Dictionary

  • Exclusion clause

    An exclusion clause (or exemption clause) is a provision in a contract included by a party to try and exclude or limit their liability for conduct that would otherwise breach the contract or constitute a tort.

    There are three key types of exclusion clause.

    1. True exclusion clause

    Where a breach of contract is recognised, liability is fully excused.

    1. Limitation clause

    Where a breach of contract is recognised, a limit is placed on the amount that can be claimed, regardless of the actual loss.

    1. Time limitation clause

    Where a breach of contract is recognised, an action for the claim must be commenced within a certain period of time, or the cause of action will be extinguished.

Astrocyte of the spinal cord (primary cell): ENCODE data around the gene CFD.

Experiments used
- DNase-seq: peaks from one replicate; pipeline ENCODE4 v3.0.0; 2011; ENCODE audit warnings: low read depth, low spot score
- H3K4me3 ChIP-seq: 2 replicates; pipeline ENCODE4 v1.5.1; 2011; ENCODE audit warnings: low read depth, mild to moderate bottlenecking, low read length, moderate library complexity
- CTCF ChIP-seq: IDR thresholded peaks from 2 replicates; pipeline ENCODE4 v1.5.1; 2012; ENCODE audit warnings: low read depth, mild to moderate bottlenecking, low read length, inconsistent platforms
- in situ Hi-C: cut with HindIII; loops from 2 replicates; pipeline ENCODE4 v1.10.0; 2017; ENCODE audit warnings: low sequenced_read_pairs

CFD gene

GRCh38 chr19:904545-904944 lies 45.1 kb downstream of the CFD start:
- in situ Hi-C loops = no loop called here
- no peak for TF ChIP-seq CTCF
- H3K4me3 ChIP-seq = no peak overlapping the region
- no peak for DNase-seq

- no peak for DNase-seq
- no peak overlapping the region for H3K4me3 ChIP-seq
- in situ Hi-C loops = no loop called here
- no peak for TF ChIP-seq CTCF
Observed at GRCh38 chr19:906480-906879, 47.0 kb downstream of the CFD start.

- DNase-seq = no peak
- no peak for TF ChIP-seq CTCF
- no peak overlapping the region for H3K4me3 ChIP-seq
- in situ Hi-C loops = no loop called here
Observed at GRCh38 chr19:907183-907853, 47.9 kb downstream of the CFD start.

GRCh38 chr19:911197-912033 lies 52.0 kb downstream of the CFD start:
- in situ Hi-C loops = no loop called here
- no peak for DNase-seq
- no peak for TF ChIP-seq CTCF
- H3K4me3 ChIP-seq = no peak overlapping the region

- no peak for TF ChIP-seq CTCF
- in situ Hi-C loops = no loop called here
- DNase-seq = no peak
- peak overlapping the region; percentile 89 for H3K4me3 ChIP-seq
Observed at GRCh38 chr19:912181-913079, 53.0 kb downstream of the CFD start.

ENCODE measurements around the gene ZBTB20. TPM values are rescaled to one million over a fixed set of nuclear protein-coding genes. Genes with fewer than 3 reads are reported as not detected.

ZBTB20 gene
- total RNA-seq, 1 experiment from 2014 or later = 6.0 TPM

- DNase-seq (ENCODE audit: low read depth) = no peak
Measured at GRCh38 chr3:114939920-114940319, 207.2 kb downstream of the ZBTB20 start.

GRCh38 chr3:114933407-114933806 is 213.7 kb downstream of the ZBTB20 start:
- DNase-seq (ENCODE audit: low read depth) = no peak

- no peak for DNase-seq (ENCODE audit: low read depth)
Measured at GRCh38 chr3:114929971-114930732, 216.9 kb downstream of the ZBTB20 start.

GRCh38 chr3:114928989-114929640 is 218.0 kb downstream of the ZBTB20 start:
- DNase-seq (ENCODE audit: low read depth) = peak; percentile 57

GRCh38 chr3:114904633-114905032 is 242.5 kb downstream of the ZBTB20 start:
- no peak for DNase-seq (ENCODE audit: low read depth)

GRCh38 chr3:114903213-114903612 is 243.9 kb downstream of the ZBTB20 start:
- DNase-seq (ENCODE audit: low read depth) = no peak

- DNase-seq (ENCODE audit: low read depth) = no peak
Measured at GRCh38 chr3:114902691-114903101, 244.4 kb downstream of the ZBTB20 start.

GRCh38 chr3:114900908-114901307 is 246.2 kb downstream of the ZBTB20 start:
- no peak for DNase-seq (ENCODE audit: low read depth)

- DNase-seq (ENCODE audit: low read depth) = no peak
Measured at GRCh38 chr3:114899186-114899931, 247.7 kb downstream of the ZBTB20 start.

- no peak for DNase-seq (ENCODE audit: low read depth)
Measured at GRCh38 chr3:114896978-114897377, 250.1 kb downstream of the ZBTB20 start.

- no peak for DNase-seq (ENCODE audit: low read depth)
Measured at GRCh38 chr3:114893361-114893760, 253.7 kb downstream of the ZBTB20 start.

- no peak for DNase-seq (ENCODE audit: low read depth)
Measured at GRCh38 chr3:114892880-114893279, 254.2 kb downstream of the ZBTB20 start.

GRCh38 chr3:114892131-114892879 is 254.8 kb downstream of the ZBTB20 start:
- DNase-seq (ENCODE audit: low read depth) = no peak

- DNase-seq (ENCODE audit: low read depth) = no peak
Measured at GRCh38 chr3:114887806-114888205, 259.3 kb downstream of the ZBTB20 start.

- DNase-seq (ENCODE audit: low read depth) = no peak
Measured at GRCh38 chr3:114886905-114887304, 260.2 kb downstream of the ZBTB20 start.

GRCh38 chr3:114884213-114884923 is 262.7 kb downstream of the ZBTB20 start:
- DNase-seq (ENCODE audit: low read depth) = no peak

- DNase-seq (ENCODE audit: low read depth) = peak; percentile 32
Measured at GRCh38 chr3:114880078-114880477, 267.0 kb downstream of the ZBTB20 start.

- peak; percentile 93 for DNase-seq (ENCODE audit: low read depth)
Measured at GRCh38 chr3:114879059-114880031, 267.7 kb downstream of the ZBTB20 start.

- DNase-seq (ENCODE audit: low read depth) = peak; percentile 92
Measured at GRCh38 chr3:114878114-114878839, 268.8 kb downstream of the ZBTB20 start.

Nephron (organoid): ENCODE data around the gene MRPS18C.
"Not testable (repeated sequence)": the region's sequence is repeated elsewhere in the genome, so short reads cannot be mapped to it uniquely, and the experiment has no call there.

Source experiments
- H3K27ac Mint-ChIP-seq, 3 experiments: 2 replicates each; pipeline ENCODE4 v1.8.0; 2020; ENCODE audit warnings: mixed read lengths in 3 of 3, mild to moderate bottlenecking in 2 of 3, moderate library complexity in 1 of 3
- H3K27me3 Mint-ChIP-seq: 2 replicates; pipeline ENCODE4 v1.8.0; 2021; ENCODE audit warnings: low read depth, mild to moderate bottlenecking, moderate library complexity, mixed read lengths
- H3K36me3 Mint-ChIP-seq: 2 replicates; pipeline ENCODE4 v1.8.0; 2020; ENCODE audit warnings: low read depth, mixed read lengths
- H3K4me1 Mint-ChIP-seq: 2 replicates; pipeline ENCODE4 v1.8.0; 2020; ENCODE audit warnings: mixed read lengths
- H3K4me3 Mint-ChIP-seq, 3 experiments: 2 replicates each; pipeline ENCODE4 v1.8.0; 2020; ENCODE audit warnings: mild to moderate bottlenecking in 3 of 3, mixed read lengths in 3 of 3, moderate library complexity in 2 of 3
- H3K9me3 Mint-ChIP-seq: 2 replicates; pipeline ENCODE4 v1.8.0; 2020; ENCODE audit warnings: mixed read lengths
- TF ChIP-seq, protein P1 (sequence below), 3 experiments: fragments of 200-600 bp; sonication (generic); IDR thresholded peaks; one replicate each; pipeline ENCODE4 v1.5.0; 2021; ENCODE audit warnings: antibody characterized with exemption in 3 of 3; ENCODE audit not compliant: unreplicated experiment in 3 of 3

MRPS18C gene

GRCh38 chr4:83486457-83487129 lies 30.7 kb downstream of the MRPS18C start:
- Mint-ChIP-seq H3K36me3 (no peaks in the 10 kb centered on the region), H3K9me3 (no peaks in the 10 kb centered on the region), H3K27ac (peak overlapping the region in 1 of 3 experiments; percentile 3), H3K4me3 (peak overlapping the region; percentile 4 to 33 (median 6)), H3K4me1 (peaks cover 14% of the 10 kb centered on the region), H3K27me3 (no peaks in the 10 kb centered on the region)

Exclusion clauses are subject to regulation under section 64 of the Competition and Consumer Act 2010 Schedule 2 (Cth), which stipulates that suppliers cannot exclude or disclaim product or service guarantees.

    However, where the Act does not apply, common law says that a party can rely on an exclusion clause for its benefit if the exclusion clause is properly incorporated into the contract, and can be construed to apply to the issue in dispute (Darlington Futures v Delco Aust).

    If ambiguity remains after applying the test laid out in Darlington Futures v Delco Aust, the contra proferentem rule applies. This dictates that the exclusion clause will be read against the interest of the party trying to rely on it.

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